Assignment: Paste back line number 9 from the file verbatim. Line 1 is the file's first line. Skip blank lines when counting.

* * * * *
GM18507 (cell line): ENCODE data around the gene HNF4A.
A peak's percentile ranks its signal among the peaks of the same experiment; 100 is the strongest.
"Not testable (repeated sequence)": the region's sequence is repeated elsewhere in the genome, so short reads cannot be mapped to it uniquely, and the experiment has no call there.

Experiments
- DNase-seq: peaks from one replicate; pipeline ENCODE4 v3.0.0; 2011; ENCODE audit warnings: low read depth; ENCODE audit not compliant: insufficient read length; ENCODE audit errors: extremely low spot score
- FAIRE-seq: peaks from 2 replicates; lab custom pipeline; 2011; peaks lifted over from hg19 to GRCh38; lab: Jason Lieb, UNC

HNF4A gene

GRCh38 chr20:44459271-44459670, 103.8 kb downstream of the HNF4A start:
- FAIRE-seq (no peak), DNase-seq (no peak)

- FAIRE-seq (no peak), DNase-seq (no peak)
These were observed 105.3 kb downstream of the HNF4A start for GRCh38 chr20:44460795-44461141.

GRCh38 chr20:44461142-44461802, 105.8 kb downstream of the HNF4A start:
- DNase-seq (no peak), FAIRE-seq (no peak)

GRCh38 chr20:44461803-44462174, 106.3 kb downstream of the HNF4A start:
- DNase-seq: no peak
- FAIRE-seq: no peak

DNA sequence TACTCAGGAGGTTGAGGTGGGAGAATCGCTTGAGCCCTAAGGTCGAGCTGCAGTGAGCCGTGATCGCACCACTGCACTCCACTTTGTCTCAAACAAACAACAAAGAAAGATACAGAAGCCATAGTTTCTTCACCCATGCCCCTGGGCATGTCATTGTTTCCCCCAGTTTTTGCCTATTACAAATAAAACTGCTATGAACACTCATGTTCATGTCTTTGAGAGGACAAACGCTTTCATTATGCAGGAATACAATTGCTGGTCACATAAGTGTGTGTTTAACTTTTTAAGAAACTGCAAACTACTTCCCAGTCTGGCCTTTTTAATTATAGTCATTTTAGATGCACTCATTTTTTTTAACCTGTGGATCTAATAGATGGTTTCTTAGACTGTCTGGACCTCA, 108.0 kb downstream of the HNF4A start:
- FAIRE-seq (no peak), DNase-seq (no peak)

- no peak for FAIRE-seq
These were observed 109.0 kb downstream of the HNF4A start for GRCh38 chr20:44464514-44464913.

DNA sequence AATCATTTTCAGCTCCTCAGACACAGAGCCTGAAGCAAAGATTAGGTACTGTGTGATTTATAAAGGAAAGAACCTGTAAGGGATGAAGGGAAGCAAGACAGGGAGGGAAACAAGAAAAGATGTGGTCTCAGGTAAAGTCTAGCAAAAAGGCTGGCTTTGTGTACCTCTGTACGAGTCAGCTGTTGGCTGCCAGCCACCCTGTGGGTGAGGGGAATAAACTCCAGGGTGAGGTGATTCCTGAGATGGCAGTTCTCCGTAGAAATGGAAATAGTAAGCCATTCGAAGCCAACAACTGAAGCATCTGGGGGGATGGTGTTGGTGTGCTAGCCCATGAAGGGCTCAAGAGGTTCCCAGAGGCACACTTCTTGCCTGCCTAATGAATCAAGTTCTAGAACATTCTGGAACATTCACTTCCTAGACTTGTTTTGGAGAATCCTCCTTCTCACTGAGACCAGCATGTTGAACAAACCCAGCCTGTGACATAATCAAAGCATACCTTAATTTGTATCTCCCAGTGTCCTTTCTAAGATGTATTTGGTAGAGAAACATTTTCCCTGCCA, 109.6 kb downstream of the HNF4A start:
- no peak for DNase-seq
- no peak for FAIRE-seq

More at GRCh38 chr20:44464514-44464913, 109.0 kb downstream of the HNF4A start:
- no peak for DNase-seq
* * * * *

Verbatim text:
- FAIRE-seq (no peak), DNase-seq (no peak)